Last night, the public witnessed the death of not only Jeb Bush as a viable candidate for President, but the end of establishment conservatism in America.
Bush had been faltering badly in the polls before the debate and needed a game changing performance to turn things around. That did not happen in any quantifiable way. Bush spoke less than any other candidate on stage last night, launched a miscalculated assault on his former protege Marco Rubio that backfired when Rubio came back at him, and didn’t at any point present a bold vision for the country that would set him apart from the other candidates.
This flop from Bush is a game changer for the Republican Party. It is almost impossible for him to come back from this, and despite his $100 million war chest and support from two former Presidents (his brother and his father), there are no meaningful paths to the White House bar an assassin taking out Rubio, Trump and Carson Sicario style.
The most viable candidates for the White House now are a black man, a megalomaniac reality TV star and a Latino. This spells the end of bankrolled establishment conservative white men who toe the party line without question. Jeb Bush was the last remnant of dynastic breeding within the Republican establishment, and despite his inherent advantages, it is now clear that he simply cannot compete in this new era where television ratings, viral media and bombastic personalities trump all (no pun intended).
Successful Republican candidates can no longer reflect the men who pay for them to win. They must reflect the new demographic of conservative America – a sector of society long abused by right wing economics and Fox News propaganda. These people are products of the methods used to drive TV ratings and consumption – namely hatred, irrationality and fear of other. Viable Republican candidates must embody these attributes in the extreme, or face electoral disaster as Jeb Bush is now finding out.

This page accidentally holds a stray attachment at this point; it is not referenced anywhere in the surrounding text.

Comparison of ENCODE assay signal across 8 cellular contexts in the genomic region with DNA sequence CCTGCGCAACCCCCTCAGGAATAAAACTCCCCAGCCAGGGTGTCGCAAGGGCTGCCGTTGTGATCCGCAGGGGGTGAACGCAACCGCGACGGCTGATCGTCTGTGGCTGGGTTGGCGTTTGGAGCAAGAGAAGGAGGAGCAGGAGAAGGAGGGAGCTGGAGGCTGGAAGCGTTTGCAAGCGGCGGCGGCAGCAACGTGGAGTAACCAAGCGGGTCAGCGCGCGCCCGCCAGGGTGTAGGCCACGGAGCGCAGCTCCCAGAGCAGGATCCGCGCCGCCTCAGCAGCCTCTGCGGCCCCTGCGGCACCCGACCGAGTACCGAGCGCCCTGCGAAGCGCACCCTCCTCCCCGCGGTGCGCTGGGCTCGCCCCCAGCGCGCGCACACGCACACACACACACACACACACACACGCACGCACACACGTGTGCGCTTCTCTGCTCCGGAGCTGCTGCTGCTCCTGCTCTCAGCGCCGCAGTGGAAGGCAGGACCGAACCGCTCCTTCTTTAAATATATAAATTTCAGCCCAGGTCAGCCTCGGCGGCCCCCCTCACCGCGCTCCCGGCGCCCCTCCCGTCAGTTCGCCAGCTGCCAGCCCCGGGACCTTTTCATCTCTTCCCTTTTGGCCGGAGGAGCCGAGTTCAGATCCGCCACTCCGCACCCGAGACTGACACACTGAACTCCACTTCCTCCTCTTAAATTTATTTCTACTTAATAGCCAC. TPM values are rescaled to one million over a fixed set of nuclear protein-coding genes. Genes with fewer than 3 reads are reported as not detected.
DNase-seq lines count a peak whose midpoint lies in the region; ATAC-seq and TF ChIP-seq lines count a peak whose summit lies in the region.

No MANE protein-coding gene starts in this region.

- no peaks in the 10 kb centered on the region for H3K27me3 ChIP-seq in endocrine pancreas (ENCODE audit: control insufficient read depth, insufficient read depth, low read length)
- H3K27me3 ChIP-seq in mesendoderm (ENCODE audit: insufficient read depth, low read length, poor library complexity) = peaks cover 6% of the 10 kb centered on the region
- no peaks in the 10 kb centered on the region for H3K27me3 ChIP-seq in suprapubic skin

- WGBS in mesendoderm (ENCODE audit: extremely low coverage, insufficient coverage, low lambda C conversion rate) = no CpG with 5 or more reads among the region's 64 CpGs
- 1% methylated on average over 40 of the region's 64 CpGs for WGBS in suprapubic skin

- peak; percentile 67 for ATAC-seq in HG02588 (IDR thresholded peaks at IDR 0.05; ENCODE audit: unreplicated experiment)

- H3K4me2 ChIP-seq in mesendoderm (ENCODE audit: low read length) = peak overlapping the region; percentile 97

Donald Trump, Marco Rubio and Ben Carson each reflect the brazen ignorance and hostility of modern conservatism in their own way. Trump believes immigrants are disease ridden criminals, Rubio believes gay marriage threatens Christianity and Ben Carson thinks women who have abortions are comparable to slave masters. While they may be ethnically diverse and classified as political “outsiders,” they are all crazy. And crazy sells in GOP politics.
As William M. Daley argued in the Washington Post, this all began with Sarah Palin in 2008. He writes:
Palin became a Fox News fixture, reinforcing the newly formed tea party’s “never compromise” demands. Bombast, not reason, reigned. Now the “settle for flash” aura of Palin’s candidacy looks like a warning that the party was prizing glib, red-meat rhetoric over reasoned solutions.
Jeb Bush’s mild conservatism and polite mannerisms aren’t of interest to Fox News viewers, so in a Republican primary, he serves no purpose. Bush isn’t quite the hack Mitt Romney was and apparently isn’t willing to humiliate himself by appealing to the racist and misogynistic base. Therefore he won’t get elected, no matter how much big brother and daddy help out, or how much money is thrown at him by rich donors desperate to keep men like themselves in power.
This of course is fantastic news for the Democrats who are almost assured of victory against this new breed of Republican in general elections. But not so much for Jeb Bush, who must now come to terms with the very obvious fact that he or his family are not relevant any more.
Ben Cohen is the editor and founder of The Daily Banter. He lives in Washington DC where he does podcasts, teaches Martial Arts, and tries to be a good father. He would be extremely disturbed if you took him too seriously.